The price of Australian consumer goods and services rose 2.2 per cent in the year to December, a slower rise than economists had expected.
The consumer price index (CPI), a key measure of inflation, rose 0.2 per cent in the December quarter, after rising by 1.4 per cent in the September quarter, the Australian Bureau of Statistics said on Wednesday.
The CPI was expected to rise by 0.5 per cent in the December quarter for an annual rate of 2.5 per cent, according to an AAP survey of 15 economists.
The Reserve Bank of Australia has a target range for annual inflation of two to three per cent, and the latest figures will inform its February 5 interest rate decision.
The cash rate is currently at three per cent following the RBA's decision to cut by a quarter of a percentage point in December.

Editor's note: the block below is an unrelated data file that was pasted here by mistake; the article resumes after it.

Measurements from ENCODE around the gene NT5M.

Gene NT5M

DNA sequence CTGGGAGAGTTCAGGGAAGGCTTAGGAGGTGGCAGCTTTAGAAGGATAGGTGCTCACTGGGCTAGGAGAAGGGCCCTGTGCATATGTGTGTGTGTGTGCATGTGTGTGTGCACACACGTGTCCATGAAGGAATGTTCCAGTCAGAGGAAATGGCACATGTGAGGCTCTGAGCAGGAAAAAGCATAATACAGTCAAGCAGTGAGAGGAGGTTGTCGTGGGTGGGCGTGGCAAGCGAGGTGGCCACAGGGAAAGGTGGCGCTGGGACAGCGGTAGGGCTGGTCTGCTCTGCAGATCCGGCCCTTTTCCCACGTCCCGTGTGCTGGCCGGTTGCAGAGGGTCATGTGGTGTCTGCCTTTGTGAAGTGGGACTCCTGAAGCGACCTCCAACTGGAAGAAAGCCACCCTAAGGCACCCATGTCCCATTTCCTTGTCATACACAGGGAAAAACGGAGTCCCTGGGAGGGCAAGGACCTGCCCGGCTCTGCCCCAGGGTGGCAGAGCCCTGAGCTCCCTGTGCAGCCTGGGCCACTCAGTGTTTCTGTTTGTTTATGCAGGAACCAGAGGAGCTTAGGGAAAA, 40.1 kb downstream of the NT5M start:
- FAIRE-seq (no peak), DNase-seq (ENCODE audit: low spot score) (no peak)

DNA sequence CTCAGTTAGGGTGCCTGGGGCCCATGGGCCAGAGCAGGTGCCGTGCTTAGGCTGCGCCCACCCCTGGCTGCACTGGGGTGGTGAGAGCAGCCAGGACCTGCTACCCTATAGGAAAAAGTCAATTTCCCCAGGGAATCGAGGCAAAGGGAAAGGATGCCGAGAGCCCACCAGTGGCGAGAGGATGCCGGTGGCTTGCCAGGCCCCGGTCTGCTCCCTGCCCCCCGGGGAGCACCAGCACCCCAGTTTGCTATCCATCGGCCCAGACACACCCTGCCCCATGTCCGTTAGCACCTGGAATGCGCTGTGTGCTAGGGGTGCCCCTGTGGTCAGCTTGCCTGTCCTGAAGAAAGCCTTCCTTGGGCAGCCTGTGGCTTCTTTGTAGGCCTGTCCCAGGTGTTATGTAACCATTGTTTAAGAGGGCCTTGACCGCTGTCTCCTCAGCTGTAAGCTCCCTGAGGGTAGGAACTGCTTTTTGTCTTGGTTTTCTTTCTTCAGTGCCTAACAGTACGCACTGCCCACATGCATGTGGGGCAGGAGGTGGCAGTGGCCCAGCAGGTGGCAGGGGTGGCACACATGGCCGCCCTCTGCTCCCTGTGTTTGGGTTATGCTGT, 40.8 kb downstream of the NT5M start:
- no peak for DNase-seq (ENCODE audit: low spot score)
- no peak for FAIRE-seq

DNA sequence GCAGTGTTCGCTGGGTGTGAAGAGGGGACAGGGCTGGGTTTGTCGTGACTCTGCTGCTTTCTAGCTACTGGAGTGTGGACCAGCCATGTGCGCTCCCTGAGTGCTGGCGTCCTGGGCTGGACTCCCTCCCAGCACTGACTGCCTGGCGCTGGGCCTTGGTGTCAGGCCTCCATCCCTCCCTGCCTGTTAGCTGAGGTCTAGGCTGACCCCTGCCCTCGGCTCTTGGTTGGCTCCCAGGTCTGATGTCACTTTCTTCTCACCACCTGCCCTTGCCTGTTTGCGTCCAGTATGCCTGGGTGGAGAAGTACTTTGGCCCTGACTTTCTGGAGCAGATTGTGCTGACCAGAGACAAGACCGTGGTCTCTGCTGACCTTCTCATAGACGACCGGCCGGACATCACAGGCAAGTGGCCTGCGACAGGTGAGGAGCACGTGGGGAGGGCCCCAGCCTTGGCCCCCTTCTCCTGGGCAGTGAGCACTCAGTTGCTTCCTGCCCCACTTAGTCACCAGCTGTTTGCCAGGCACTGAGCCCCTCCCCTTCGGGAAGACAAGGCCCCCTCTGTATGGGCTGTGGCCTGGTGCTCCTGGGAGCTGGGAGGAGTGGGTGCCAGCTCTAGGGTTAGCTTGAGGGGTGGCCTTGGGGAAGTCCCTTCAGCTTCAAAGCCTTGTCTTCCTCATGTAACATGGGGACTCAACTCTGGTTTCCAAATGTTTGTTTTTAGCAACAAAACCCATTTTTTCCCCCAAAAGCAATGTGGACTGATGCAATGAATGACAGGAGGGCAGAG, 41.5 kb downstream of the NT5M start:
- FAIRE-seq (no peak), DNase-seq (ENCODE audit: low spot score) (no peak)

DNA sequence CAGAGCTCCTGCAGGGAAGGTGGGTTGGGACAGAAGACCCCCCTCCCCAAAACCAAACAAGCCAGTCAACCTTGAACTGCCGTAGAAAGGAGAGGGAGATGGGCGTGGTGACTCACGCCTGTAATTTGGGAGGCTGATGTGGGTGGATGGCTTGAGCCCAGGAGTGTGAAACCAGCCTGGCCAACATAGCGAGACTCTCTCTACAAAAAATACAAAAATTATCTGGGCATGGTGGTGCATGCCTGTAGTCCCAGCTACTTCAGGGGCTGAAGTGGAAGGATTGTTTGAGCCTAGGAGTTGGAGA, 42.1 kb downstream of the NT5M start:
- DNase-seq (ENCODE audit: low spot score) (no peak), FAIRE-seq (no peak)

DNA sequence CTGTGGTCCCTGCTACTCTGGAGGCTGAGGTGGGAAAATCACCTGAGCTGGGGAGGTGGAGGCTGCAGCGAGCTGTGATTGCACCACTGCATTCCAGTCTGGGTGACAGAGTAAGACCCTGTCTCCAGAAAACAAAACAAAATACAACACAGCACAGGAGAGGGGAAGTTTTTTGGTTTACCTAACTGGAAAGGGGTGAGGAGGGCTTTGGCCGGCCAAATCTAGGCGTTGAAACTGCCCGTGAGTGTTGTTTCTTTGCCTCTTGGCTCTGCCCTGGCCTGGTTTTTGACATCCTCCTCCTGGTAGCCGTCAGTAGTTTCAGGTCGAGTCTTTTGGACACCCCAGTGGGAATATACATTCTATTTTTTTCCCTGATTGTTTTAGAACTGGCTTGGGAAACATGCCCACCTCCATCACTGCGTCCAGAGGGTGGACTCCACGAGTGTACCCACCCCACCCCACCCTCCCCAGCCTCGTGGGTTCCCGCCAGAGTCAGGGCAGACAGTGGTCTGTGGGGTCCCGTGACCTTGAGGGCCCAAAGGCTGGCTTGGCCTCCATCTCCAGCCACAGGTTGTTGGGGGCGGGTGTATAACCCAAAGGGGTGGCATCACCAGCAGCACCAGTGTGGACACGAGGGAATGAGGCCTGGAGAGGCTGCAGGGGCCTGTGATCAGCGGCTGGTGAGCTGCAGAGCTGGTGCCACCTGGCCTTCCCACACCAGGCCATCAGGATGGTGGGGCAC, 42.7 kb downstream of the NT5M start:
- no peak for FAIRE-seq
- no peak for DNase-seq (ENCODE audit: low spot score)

Seasonally adjusted CPI rose 0.5 per cent in the December quarter, and was up 2.2 per cent in the 12 months to December.
The trimmed mean CPI rose 0.6 per cent in the December quarter, for an annual growth rate of 2.3 per cent, data from the ABS showed.
The weighted median CPI rose 0.5 per cent in the December quarter, for an annual rise of 2.3 per cent.
The ABS calculates the trimmed mean and weighted median measures on behalf of the RBA, which uses them to gauge the underlying trend in inflation.
Unlike the headline CPI, the RBA's underlying measures are subject to revision due to the seasonal adjustment of some of their components.